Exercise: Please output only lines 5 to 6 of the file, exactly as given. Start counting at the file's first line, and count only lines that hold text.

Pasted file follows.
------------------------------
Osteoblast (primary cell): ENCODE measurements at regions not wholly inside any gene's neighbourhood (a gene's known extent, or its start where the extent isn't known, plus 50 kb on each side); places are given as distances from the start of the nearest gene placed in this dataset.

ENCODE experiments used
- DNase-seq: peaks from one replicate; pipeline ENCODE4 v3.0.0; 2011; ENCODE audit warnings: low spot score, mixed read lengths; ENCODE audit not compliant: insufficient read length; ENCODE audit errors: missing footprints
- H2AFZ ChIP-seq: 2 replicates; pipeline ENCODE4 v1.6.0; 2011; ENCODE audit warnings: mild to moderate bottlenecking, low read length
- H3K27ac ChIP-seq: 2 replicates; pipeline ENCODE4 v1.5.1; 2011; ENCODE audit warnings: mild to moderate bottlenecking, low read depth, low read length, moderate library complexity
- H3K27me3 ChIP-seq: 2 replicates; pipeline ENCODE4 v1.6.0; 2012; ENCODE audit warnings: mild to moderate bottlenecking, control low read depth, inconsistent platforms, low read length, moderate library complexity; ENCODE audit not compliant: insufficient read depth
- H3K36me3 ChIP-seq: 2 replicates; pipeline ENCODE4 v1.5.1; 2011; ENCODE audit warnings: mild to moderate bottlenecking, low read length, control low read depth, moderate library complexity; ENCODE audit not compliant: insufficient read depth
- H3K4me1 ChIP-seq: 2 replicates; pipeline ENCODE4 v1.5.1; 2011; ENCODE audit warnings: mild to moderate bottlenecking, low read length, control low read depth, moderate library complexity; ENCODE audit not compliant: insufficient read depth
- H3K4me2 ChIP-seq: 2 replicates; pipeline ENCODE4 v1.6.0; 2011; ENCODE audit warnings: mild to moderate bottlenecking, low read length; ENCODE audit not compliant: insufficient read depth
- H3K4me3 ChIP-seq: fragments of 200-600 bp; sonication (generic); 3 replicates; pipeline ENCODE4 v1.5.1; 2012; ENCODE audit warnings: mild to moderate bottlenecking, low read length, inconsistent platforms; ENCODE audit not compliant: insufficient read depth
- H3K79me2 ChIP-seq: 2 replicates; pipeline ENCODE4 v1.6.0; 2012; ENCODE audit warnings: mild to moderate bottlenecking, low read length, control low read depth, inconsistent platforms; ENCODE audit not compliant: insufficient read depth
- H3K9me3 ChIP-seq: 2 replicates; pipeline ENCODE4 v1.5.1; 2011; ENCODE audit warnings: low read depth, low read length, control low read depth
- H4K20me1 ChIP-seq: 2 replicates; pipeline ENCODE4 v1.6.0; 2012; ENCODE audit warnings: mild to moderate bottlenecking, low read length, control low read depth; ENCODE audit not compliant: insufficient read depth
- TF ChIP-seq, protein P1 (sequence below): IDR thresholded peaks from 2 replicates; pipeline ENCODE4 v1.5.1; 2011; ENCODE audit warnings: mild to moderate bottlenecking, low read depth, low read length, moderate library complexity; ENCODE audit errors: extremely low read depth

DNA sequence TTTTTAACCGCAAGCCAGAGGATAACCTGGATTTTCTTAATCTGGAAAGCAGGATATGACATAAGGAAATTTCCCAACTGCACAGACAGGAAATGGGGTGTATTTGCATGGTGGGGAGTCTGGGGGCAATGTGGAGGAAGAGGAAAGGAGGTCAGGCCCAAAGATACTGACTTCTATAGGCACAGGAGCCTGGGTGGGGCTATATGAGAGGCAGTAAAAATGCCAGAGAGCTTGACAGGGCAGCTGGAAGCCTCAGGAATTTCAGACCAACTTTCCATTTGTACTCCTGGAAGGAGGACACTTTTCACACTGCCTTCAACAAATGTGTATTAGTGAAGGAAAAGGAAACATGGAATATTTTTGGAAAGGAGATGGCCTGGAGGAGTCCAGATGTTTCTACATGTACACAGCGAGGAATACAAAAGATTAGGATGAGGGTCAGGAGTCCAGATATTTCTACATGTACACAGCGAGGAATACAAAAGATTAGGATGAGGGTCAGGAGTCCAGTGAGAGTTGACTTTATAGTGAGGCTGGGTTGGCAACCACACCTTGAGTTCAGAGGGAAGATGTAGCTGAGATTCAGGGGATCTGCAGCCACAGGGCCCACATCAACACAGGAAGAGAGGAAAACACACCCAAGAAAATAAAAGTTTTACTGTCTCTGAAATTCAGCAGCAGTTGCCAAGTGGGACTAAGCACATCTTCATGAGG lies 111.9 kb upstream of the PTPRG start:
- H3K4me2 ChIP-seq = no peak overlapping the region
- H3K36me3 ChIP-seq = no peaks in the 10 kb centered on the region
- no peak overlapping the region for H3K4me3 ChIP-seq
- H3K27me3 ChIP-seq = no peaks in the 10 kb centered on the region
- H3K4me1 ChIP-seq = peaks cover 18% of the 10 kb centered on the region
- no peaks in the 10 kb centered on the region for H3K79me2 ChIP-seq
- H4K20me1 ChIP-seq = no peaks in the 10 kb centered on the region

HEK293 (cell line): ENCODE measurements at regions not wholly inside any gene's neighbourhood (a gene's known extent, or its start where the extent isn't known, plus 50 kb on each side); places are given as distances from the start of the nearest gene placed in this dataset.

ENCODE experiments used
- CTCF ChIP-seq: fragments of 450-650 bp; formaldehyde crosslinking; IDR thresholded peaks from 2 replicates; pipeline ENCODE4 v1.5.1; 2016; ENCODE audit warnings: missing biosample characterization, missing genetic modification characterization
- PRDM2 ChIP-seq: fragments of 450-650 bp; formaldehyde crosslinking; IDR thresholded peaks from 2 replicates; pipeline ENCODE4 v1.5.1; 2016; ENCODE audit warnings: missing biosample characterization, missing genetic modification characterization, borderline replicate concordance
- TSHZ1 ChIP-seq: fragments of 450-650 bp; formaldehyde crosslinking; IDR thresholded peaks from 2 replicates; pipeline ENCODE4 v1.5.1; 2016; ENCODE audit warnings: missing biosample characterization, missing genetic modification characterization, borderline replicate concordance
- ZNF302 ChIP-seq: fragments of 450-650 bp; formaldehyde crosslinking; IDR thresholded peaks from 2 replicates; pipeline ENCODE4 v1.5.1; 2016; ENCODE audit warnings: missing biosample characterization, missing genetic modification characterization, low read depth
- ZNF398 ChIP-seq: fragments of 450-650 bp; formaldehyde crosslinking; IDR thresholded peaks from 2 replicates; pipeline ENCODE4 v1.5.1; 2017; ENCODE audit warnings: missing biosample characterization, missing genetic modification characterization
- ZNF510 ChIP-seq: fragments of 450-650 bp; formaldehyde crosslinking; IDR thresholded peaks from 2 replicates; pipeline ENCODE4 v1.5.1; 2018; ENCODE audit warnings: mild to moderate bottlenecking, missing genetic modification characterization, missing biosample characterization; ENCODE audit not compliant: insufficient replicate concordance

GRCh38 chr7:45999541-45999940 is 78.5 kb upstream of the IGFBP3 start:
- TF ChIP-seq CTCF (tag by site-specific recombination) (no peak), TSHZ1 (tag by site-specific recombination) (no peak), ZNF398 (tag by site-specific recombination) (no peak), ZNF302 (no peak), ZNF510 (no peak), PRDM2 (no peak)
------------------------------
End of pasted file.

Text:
- H3K27ac ChIP-seq: 2 replicates; pipeline ENCODE4 v1.5.1; 2011; ENCODE audit warnings: mild to moderate bottlenecking, low read depth, low read length, moderate library complexity
- H3K27me3 ChIP-seq: 2 replicates; pipeline ENCODE4 v1.6.0; 2012; ENCODE audit warnings: mild to moderate bottlenecking, control low read depth, inconsistent platforms, low read length, moderate library complexity; ENCODE audit not compliant: insufficient read depth